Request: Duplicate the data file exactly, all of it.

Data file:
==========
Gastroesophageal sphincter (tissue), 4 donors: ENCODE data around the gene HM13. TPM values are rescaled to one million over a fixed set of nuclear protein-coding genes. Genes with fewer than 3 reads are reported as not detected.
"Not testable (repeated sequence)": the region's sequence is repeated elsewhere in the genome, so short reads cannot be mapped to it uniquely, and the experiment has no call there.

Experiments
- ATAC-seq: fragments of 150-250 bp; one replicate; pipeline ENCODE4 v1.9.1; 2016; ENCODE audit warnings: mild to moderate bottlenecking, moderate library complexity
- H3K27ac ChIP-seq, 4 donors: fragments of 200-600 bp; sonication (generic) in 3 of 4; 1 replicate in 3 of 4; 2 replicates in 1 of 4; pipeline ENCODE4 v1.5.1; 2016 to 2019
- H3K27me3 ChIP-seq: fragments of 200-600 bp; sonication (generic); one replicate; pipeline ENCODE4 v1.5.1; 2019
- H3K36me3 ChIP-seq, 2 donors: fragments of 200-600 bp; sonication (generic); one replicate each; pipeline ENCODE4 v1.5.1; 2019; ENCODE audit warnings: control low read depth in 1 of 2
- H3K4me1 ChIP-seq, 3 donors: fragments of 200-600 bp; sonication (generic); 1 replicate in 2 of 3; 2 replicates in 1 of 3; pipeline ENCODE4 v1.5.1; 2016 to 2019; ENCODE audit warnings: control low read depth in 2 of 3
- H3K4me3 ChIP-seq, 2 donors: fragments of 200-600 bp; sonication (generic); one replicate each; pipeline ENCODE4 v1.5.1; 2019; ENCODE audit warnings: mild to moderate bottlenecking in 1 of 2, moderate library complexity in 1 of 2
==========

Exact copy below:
Gastroesophageal sphincter (tissue), 4 donors: ENCODE data around the gene HM13. TPM values are rescaled to one million over a fixed set of nuclear protein-coding genes. Genes with fewer than 3 reads are reported as not detected.
"Not testable (repeated sequence)": the region's sequence is repeated elsewhere in the genome, so short reads cannot be mapped to it uniquely, and the experiment has no call there.

Experiments
- ATAC-seq: fragments of 150-250 bp; one replicate; pipeline ENCODE4 v1.9.1; 2016; ENCODE audit warnings: mild to moderate bottlenecking, moderate library complexity
- H3K27ac ChIP-seq, 4 donors: fragments of 200-600 bp; sonication (generic) in 3 of 4; 1 replicate in 3 of 4; 2 replicates in 1 of 4; pipeline ENCODE4 v1.5.1; 2016 to 2019
- H3K27me3 ChIP-seq: fragments of 200-600 bp; sonication (generic); one replicate; pipeline ENCODE4 v1.5.1; 2019
- H3K36me3 ChIP-seq, 2 donors: fragments of 200-600 bp; sonication (generic); one replicate each; pipeline ENCODE4 v1.5.1; 2019; ENCODE audit warnings: control low read depth in 1 of 2
- H3K4me1 ChIP-seq, 3 donors: fragments of 200-600 bp; sonication (generic); 1 replicate in 2 of 3; 2 replicates in 1 of 3; pipeline ENCODE4 v1.5.1; 2016 to 2019; ENCODE audit warnings: control low read depth in 2 of 3
- H3K4me3 ChIP-seq, 2 donors: fragments of 200-600 bp; sonication (generic); one replicate each; pipeline ENCODE4 v1.5.1; 2019; ENCODE audit warnings: mild to moderate bottlenecking in 1 of 2, moderate library complexity in 1 of 2